Wednesday, November 30, 2011

Thoughts on The Paperless Map

I was reading The paperless book by Todd Sattersten over at O'Reilly, a similar discussion around maps occurred to me.

Sattersten references Stacey Madden who argues that, no offense to e-books, but they aren't "books" and we should reserve that word for a physical medium. Every time I've read that kind of argument on the Internet, as in we should reserve x word to mean only an older meaning of x, the person arguing that has already lost. Hacker/cracker anyone?

I am sure there are those who argued, when maps first came to the web, that they weren't really maps, they were some other medium. However, if they did, you don't hear those voices anymore. Perhaps that's because of the strong history of GIS before the web, or because maps are primarily used for a vehicle to convey information, not generally as a completed composition. Those who know more of the history of cartography, please point me to any debates I may be unaware of.

Sattersten describes an experiment where readers are invited to participate in the compilation of a book by purchasing content as it's developed and adding their comments and feedback. It's actually hard for me to imagine bothering doing that with a book, especially if it's one of fiction, but I can easily imagine contributing to a map. I just actually don't see the need to put an end point on it, as in "this map is done."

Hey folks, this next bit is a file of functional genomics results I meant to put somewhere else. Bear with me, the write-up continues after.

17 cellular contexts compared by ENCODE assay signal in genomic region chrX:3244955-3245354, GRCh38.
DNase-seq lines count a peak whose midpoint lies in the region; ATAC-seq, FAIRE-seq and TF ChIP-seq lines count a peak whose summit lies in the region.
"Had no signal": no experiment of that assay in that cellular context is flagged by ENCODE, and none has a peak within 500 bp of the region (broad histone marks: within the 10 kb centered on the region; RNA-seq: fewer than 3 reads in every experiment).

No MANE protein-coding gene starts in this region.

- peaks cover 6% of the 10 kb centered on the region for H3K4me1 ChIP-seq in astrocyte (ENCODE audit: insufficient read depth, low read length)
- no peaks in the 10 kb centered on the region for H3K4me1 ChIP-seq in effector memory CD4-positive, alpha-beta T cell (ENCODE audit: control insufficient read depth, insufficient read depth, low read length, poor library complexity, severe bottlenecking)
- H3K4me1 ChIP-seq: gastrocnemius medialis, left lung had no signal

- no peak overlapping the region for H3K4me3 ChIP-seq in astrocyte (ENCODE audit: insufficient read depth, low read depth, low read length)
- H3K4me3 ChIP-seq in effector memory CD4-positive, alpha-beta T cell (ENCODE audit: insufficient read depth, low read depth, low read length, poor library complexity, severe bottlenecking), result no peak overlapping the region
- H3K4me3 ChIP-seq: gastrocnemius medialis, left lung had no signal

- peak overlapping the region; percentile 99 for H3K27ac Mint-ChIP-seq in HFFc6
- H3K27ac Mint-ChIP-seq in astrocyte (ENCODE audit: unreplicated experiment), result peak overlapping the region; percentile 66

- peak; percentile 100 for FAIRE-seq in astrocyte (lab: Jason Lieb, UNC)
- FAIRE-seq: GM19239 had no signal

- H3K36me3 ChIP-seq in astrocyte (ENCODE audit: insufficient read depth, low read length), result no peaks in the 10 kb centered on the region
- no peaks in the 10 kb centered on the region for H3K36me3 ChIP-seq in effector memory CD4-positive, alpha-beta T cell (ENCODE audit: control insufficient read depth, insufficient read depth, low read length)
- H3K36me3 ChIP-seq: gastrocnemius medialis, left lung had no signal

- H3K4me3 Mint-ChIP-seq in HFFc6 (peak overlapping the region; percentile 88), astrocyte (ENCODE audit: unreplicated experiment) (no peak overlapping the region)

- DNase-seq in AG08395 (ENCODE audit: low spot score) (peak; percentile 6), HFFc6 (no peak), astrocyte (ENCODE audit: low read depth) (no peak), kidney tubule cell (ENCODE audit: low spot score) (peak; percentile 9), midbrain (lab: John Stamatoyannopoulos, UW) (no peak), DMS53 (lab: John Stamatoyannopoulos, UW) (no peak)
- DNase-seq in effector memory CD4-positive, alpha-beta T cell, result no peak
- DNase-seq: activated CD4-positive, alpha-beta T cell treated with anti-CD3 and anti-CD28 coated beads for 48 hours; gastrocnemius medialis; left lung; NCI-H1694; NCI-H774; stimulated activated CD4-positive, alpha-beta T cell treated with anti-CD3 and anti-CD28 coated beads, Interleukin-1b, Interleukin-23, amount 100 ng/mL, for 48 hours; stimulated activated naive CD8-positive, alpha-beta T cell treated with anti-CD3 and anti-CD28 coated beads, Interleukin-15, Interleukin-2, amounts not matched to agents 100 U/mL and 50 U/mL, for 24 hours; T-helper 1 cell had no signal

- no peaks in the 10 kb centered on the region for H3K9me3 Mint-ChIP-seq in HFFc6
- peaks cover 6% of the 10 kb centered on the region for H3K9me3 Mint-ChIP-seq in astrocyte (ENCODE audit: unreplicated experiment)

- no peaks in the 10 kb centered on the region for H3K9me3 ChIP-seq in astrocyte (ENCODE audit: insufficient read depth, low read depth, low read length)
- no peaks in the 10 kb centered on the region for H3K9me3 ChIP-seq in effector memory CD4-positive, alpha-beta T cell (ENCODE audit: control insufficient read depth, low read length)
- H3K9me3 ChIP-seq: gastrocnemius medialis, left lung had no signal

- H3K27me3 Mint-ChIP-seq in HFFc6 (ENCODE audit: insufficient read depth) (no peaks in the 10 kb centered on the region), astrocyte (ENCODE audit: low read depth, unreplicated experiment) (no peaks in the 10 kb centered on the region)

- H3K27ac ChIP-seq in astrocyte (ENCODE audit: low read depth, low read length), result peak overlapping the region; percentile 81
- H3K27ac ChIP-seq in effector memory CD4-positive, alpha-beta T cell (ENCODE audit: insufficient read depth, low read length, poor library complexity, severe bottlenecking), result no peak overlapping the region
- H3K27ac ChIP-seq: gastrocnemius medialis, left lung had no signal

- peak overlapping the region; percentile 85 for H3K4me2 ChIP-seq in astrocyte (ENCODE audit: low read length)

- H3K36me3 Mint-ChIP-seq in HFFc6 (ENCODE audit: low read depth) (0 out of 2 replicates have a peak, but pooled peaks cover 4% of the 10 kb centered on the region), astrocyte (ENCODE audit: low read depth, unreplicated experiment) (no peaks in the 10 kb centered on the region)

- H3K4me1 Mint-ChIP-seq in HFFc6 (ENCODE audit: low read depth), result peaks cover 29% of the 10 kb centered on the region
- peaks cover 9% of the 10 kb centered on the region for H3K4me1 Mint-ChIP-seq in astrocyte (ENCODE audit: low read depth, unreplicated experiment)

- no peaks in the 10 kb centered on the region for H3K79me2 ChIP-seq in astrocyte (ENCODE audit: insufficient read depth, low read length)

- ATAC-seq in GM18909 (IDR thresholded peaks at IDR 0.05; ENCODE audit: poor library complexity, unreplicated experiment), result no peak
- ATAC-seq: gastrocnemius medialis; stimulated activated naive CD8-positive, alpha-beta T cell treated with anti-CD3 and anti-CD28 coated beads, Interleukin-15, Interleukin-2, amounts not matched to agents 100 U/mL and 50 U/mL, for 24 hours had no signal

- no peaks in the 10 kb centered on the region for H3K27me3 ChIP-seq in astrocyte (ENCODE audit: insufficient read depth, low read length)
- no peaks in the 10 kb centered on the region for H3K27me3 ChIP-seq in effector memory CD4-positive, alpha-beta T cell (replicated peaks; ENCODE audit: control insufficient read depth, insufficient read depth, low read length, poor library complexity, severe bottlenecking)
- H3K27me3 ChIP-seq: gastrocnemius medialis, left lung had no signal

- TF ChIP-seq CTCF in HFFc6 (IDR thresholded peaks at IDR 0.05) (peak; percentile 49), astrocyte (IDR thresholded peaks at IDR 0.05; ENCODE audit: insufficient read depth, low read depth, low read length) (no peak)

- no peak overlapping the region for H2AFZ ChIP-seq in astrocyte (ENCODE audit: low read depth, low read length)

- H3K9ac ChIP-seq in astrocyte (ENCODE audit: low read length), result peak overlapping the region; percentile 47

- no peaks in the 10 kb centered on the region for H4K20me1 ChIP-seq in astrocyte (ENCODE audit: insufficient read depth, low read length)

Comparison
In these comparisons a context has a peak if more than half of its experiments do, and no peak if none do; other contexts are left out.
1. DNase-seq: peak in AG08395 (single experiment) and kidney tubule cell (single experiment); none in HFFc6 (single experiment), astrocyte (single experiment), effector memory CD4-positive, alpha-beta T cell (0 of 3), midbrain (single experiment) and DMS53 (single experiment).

Of course, I have had many discussions on the superiority of paper maps over digital maps in certain circumstances, say out in the field where your device may not have a reliable source of power, or where the large format may make it easier to share with others. I wonder if tablets will start to fill the latter use case. And I've admired the bridging technology of the digital pen with GIS.

I think we made the transition with maps a long time ago, thank you CGIS. So while the GIS world got a surprise when we started moving to the web, it didn't immediately dismiss the medium as not a map. In fact, one of the things I've heard from GIS folks that are surprising to non-GIS people is the question "Why would I care about web maps? They're only about making maps."

1 comment:

Cat Ray said...

This is so interesting. I never knew what the purpose was of a digital pen until reading about it. By reading information about it, I am starting to want one.